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At 12:58 a.m., after the final shred of daylight had faded into the Ninilchik River, Jeff Post felt a tug. 052911 NEWS 1 Peninsula Clarion At 12:58 a.m., after the final shred of daylight had faded into the Ninilchik River, Jeff Post felt a tug.

Photo By M. Scott Moon

The sun rises behind Steve Rinker early Saturday as he fishes the Ninilchik River for king salmon on the ceremonial start of the Kenai Peninsula sportfishing season.


Photo By M. Scott Moon

Eric Tu carries a fresh king salmon to his vehicle early Saturday. Tu, a Boeing 747 pilot for China Airlines, said he was happy to have a layover during the Memorial Day weekend.


Photo By M. Scott Moon

Wes Humbyrd stops for breakfast Saturday. He said he wanted to remember Memorial Day with the flag he hung in the window of his motorhome.


Photo By M. Scott Moon

Steve Rinker displays a king salmon he caught early Saturday in the Ninilchik River. He and other anglers reported good fishing later in the day, while others' luck wasn't so great.

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Sunday, May 29, 2011

Story last updated at 5/29/2011 - 2:16 pm

Hundreds of anglers flock to Ninilchik River, Deep Creek for 12:01 a.m. opener: Searching for a bite just past midnight



At 12:58 a.m., after the final shred of daylight had faded into the Ninilchik River, Jeff Post felt a tug.

"Big king in the creek!" a friend shouted. "Come on, Post, you can do this. Post time!"

Shadowed by five beer-drinking buddies who stood on the rocky bank behind him, the 31-year-old pharmacist from Pittstown, N.Y., trudged into the river.

"Get him in the post!" one friend, a fellow New Yorker, yelled.

"Post - do not lose this fish!" another whooped.

"It's a 100-pounder! Post - you gotta go in the water like a bobcat. Like a bobcat! Like a New York bobcat!"

For more than 10 minutes, the hoots and hollers continued as hundreds of anglers descended Saturday on both Deep Creek and the Ninilchik for the opening day of king salmon season.

Post, sporting jeans with knee-high rubber boots, splashed over rocks and through the current, the fish shaking the Blue Fox No. 3 silver spoon.

"That's trouble, dude. Come on Post, come on Post. You can only land him here; you can't land him in the rocks!"

Then at 1:09 a.m., about 200 yards downstream from the initial strike: "It pulled off."

"It's awful, dude. I don't even know what to say. It's heartbreaking. That's something dreams are made of," said a soaked Post, sitting on a pile of rocks near his wallet, which he threw onto dry land midway through the fight. "I'm not going to sleep for two weeks. I gotta laugh, though. I don't know what else to do. I'm not going to stop now. I'm definitely not going home until I catch one. That's for damn sure."

Post provided what was perhaps the most entertaining fight on a night when few anglers caught a limit of two kings - most agreed the action was slow - as the fishing continued into the morning.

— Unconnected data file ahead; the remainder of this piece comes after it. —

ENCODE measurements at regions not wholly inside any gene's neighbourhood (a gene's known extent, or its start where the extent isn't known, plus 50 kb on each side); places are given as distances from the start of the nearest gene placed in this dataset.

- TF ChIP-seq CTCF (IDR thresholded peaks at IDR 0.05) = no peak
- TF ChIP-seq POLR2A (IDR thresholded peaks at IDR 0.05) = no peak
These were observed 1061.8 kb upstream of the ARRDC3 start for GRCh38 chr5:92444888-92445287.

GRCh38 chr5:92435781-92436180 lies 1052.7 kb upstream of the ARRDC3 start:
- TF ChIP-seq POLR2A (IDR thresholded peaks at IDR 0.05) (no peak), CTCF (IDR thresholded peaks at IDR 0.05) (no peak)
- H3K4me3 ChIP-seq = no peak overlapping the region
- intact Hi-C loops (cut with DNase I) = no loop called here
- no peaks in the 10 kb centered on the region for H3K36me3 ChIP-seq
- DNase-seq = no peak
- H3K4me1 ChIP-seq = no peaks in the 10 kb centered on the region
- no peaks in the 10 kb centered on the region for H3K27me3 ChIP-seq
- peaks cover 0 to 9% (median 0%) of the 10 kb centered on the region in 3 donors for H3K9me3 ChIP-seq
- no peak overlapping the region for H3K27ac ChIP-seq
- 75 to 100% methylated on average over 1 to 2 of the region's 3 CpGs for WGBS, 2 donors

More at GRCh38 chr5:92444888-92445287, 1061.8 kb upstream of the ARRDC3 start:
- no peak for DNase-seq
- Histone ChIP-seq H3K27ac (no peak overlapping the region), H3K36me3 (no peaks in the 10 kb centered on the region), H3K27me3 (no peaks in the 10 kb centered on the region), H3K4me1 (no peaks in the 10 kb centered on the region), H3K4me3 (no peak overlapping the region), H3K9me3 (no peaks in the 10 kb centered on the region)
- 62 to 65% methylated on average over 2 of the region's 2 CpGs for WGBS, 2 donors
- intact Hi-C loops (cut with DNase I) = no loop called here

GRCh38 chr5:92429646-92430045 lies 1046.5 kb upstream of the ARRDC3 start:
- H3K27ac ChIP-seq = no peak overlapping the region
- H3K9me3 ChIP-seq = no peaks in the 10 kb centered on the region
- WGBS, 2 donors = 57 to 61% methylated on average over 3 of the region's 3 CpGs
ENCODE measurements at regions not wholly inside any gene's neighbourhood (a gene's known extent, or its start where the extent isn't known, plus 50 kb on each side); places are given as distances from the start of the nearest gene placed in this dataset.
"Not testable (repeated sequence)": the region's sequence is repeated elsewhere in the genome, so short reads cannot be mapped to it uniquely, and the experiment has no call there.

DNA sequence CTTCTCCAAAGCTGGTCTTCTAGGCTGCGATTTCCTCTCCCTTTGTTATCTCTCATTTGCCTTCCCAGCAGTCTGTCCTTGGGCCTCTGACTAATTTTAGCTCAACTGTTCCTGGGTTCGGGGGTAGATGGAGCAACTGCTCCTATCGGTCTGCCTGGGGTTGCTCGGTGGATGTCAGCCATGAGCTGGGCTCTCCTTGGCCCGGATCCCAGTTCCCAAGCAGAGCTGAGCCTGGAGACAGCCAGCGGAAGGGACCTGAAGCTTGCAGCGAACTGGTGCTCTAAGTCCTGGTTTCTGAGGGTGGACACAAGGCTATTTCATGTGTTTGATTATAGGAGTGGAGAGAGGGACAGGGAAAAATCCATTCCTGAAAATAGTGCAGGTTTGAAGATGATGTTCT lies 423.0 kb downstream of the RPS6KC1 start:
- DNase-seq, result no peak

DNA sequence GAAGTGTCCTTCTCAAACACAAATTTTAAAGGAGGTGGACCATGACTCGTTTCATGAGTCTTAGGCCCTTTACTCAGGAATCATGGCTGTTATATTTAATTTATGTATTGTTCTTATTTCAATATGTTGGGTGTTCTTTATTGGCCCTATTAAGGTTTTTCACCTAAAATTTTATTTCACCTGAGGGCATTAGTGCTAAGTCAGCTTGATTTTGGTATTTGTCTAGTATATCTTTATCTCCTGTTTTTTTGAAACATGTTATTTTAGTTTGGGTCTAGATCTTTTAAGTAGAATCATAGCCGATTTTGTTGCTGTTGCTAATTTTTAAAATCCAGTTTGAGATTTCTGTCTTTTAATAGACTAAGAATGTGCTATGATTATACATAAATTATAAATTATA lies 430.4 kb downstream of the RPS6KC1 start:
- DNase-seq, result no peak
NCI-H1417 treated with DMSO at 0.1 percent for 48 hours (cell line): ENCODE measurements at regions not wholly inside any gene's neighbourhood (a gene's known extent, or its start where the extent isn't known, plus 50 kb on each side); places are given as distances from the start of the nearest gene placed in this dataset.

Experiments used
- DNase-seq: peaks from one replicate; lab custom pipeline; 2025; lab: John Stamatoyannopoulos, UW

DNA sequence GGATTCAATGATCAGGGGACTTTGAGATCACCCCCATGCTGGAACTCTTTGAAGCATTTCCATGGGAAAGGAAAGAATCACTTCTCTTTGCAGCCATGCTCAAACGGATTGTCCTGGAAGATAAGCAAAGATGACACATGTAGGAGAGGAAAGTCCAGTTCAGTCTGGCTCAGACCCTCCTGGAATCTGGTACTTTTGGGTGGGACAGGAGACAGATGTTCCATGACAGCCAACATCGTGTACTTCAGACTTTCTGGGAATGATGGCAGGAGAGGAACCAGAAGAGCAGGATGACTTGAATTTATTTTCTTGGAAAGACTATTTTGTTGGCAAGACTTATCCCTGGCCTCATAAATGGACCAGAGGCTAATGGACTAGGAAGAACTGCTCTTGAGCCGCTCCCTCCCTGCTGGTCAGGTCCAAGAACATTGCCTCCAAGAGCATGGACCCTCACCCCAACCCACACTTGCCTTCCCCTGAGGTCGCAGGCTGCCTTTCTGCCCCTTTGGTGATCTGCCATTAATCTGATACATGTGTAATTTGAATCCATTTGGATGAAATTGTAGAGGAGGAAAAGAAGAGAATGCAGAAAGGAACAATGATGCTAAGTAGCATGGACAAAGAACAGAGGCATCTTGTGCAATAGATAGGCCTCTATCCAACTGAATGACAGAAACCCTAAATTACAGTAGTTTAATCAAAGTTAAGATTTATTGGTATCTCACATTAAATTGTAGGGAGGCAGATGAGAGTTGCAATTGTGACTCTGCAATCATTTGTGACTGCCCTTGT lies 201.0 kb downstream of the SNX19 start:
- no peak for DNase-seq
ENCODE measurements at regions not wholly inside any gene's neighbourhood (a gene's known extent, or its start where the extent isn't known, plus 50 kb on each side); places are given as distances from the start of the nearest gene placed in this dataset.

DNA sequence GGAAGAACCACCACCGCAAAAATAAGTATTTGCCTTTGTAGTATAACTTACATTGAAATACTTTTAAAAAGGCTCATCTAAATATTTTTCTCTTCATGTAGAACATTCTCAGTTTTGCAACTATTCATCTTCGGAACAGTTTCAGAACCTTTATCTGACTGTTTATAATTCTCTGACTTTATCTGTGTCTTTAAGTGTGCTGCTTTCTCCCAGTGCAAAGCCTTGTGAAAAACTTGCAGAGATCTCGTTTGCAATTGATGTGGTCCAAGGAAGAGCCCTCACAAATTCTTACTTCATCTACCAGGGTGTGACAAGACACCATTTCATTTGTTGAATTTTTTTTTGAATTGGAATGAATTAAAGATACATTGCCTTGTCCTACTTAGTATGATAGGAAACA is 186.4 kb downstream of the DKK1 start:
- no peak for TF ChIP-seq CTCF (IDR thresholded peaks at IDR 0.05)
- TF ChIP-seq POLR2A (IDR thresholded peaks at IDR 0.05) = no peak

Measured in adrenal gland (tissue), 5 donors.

The season closes at midnight Monday.

About one-quarter mile upstream from Post, Joe Le of Anchorage found a better result.

Le, 30, landed a 36-inch, 20 pound king using pink yarn and a bead with enough weight to get his hook to the bottom.

An angler who visits the central Kenai Peninsula every weekend, Le made the catch around 1 a.m.

"Feels good, man," he said. "One more to go."

Le said he used "feel" to catch the fish because of limited visibility in the dark.

His approach was to cast his line into the current and drag it across the bottom, looking to brush the hook against the head of a fish.

"They don't have hands so they use their mouth to move it out of the way," Le said.

Fellow Anchorage resident Andrew Prop, 19, found success with the same strategy.

Using an eight-weight fly rod, yarn and a bead, he was among the first to make a catch, landing an about-20-pounder at 12:15 a.m.

He's fished the Ninilchik opener every year since the age of 14, wearing a headlamp Saturday for better visibility.

"The darkness doesn't really change anything," he said.

There were fish caught, and lost, throughout the night - Prop said one of his friends hooked three in the first hour only to lose them all - but the action was sporadic despite a 12:30 a.m. high tide.

The Alaska Department of Fish and Game had yet to release fish counts for Deep Creek and the Ninilchik as of Saturday.

The department's most recent count for the Kenai had 795 kings swimming into the river through Thursday. Those numbers will be updated Tuesday, according to the department's web site, and catch rates are expected to improve. Numbers haven't been reported for the Kasilof.

"It's slow," Le said of the Ninilchik.

Wesley Remmer can be reached at wesley.remmer@peninsulaclarion.com.





THE REC GUIDE

WINTER ACTIVITIES

If you think the Kenai Peninsula is beautiful in the summer, you should see it when cloaked under a thick blanket of white with the aurora borealis rippling through the celestial canopy above.

BERRIES OF THE KENAI PENINSULA

Whether intentionally seeking berries for jellies and jams or just out for a casual hike, residents and visitors will find the 50-some varieties of wild berries in Alaska hard to resist.

COMMON SENSE SURVIVAL

There’s adventure and beauty in the wild country, but also an element of risk.



2010 Peninsula Clarion award winners

Best Education Reporting
1st Place – Dante Petri, “All under one roof

Suzan Nightingale Award: Best Columnist

2nd Place – Will Morrow, “Voices of the Clarion”

Best Sustained Coverage

3rd Place – Dante Petri, “Mt. Redoubt Eruption”

Best News Photo

3rd Place – M. Scott Moon, “Bear Rescue

Best Photo Portrait
3rd Place – M. Scott Moon, “Ear Gauger

Best Audio Slideshow
2nd Place – M. Scott Moon, “Learning to ski

Best Use of Story and Photos by a Journalist
2nd Place – Joseph Robertia, “Dipnet disaster averted

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